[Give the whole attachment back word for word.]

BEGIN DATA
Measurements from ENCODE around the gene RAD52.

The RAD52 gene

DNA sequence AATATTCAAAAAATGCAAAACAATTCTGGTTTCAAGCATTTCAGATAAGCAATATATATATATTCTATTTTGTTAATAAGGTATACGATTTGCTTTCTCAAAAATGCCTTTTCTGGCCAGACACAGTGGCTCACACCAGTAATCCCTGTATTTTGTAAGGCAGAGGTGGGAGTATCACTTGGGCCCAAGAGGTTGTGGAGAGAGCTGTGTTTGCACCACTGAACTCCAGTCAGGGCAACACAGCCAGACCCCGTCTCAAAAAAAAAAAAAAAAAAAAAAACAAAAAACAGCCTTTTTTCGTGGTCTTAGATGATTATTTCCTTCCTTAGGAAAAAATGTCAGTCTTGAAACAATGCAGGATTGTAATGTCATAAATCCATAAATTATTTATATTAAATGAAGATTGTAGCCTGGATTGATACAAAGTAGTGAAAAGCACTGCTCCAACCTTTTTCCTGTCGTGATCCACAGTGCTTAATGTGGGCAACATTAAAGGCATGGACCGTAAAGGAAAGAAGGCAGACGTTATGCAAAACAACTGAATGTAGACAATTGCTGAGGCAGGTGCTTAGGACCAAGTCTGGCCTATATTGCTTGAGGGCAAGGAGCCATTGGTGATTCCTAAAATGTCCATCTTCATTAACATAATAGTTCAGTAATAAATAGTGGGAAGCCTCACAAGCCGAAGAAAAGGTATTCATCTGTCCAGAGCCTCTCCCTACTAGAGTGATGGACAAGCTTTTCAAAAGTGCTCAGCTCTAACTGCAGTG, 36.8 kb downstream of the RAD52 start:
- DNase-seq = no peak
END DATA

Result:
Measurements from ENCODE around the gene RAD52.

The RAD52 gene

DNA sequence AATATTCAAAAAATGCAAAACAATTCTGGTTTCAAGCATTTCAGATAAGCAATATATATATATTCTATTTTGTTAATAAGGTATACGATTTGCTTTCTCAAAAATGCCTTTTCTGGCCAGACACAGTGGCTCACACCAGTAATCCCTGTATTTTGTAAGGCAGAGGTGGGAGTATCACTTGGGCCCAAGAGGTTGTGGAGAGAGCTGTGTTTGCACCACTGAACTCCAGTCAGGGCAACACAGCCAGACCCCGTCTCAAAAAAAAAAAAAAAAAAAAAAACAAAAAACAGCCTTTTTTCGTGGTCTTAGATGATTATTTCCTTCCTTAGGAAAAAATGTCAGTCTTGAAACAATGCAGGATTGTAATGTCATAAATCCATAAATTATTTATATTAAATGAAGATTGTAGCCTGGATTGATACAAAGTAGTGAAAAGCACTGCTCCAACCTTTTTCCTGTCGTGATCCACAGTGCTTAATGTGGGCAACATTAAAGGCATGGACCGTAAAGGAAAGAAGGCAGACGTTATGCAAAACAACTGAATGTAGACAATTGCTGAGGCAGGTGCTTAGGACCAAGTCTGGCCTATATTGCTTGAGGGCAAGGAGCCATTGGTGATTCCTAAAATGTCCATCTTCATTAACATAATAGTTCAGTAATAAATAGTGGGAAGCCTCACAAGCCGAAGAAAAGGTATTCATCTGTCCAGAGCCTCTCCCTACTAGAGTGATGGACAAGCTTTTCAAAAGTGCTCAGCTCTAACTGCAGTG, 36.8 kb downstream of the RAD52 start:
- DNase-seq = no peak